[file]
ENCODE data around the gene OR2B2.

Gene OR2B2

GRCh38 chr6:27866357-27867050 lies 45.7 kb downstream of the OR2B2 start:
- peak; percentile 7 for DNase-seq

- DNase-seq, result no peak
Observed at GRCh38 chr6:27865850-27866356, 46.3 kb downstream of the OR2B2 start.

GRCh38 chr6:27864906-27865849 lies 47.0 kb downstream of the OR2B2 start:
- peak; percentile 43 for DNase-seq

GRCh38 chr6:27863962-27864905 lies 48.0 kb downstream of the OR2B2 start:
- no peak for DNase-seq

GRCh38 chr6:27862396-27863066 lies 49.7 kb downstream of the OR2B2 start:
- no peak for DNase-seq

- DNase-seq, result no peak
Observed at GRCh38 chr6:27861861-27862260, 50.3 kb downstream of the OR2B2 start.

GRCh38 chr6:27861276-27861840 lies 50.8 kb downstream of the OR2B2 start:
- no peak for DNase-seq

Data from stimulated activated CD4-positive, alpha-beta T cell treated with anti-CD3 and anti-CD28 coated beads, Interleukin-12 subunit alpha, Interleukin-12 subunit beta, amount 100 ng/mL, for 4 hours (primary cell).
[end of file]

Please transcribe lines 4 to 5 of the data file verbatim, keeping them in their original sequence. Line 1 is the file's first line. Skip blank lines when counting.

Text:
- peak; percentile 7 for DNase-seq

- DNase-seq, result no peak